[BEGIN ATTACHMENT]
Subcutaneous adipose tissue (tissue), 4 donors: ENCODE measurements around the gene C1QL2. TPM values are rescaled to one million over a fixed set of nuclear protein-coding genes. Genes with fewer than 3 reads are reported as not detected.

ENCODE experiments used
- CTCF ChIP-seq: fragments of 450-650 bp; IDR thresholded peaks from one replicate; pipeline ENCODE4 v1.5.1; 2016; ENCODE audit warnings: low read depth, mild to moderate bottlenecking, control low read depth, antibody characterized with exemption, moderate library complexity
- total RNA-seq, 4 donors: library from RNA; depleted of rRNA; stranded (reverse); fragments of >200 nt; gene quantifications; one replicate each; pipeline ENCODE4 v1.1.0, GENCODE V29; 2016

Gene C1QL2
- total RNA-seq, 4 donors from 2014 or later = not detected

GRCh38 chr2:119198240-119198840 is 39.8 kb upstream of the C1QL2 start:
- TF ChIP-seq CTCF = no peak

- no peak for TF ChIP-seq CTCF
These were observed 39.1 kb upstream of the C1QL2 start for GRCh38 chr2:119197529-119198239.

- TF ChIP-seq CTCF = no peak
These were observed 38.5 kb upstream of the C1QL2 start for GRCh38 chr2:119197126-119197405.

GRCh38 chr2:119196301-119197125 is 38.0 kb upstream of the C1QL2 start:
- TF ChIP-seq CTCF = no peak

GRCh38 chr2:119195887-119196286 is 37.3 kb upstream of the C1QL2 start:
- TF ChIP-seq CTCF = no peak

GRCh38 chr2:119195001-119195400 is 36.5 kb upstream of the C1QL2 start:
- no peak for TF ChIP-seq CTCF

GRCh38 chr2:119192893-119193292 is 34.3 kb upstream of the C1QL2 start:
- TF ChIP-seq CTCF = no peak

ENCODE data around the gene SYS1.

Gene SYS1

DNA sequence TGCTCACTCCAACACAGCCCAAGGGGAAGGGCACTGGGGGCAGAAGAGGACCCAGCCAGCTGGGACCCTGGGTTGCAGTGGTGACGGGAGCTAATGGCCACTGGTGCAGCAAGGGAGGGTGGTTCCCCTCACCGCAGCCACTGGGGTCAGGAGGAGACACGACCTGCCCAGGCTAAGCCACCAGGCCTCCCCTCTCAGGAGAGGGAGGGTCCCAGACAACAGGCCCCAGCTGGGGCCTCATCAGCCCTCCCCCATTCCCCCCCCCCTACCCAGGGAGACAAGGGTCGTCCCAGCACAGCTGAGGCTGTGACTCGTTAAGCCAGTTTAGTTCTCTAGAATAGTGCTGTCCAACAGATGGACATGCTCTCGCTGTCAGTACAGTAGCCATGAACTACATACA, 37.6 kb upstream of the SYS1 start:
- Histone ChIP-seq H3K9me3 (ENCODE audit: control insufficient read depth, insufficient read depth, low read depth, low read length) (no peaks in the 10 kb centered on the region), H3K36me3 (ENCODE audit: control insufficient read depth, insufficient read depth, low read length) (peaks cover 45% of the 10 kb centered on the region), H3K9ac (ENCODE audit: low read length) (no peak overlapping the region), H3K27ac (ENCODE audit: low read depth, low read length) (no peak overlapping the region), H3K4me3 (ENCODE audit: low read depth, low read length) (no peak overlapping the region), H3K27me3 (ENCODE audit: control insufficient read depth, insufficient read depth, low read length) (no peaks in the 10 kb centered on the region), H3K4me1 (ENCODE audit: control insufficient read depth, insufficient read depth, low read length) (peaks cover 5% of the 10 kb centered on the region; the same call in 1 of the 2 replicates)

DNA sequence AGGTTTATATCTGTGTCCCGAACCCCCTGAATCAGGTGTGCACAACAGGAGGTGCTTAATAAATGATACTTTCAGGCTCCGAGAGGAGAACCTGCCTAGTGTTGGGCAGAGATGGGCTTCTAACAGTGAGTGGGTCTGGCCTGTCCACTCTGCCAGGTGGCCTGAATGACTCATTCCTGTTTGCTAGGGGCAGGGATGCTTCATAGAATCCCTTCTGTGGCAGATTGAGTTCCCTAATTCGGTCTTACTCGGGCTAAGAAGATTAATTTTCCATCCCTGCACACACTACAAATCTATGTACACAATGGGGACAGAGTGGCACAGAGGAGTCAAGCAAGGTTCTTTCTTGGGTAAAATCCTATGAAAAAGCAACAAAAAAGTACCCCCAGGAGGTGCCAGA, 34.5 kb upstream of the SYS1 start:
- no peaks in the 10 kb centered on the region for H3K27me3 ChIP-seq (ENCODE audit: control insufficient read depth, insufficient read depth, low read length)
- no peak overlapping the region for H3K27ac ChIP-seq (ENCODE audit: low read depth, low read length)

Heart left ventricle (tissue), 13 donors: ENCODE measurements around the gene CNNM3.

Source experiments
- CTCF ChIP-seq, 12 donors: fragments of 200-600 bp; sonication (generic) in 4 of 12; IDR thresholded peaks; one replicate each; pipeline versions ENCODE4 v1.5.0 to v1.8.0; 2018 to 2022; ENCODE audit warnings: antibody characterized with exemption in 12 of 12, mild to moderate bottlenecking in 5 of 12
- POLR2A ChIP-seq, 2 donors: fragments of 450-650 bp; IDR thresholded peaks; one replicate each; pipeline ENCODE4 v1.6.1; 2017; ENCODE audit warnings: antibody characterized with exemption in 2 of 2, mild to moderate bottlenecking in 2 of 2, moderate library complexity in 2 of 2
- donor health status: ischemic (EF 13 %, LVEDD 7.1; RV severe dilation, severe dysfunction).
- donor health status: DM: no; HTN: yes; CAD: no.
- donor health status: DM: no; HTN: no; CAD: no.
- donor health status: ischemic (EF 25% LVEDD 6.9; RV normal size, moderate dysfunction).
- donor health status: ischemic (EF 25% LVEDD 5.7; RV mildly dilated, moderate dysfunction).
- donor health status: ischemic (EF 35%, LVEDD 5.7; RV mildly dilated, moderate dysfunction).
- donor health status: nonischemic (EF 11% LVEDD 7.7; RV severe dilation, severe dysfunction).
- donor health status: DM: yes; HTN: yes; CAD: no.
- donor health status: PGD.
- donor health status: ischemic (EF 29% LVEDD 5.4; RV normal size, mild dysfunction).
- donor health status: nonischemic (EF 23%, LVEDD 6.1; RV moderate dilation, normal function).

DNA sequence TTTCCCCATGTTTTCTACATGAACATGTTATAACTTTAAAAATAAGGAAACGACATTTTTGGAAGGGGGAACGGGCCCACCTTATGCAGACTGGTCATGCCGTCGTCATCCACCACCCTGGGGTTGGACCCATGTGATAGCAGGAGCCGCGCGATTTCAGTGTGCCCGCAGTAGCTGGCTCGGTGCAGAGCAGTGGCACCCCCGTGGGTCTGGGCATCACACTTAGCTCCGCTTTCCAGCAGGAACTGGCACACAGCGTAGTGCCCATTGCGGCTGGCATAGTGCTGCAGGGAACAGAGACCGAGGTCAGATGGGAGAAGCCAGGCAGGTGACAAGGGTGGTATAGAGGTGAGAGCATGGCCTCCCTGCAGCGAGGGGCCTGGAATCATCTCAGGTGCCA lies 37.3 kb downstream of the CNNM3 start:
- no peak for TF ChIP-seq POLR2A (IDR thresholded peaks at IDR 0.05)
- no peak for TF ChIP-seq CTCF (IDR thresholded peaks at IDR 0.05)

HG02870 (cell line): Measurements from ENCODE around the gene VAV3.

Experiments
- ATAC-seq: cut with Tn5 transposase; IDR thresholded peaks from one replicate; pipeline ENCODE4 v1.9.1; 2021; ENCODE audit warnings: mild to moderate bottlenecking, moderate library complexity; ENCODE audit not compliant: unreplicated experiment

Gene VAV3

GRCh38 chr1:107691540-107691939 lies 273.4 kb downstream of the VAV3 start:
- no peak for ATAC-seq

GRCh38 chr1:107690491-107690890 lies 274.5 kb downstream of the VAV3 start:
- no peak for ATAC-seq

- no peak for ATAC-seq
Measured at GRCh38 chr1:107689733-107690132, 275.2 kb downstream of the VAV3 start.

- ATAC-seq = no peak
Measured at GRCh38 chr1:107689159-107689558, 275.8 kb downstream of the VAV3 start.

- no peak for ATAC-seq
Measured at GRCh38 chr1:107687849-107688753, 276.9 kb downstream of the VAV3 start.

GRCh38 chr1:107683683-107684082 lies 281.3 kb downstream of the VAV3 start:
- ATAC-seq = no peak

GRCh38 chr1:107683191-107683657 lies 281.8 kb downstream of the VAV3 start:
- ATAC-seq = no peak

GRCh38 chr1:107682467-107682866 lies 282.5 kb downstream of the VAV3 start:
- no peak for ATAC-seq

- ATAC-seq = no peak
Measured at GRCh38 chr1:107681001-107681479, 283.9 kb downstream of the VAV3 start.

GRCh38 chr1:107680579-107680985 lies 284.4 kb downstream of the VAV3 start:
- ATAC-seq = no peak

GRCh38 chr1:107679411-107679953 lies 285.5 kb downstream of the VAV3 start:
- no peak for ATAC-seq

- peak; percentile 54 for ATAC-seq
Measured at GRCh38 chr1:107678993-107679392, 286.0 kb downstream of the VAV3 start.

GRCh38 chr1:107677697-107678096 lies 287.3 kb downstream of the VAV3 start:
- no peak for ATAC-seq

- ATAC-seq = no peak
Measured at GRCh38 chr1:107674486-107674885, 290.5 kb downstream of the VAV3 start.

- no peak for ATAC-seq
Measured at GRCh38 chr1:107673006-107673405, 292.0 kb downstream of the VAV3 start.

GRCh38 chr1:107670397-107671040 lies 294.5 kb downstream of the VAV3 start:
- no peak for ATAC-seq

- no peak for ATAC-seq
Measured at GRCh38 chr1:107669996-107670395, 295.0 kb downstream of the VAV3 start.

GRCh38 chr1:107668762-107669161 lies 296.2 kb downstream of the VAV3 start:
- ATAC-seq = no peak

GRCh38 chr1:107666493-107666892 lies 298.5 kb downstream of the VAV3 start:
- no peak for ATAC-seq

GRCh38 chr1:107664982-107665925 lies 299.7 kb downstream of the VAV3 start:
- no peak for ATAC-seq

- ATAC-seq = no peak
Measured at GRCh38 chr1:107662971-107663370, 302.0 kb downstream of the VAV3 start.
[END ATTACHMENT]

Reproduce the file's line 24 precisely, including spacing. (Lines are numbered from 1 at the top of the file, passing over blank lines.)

- Histone ChIP-seq H3K9me3 (ENCODE audit: control insufficient read depth, insufficient read depth, low read depth, low read length) (no peaks in the 10 kb centered on the region), H3K36me3 (ENCODE audit: control insufficient read depth, insufficient read depth, low read length) (peaks cover 45% of the 10 kb centered on the region), H3K9ac (ENCODE audit: low read length) (no peak overlapping the region), H3K27ac (ENCODE audit: low read depth, low read length) (no peak overlapping the region), H3K4me3 (ENCODE audit: low read depth, low read length) (no peak overlapping the region), H3K27me3 (ENCODE audit: control insufficient read depth, insufficient read depth, low read length) (no peaks in the 10 kb centered on the region), H3K4me1 (ENCODE audit: control insufficient read depth, insufficient read depth, low read length) (peaks cover 5% of the 10 kb centered on the region; the same call in 1 of the 2 replicates)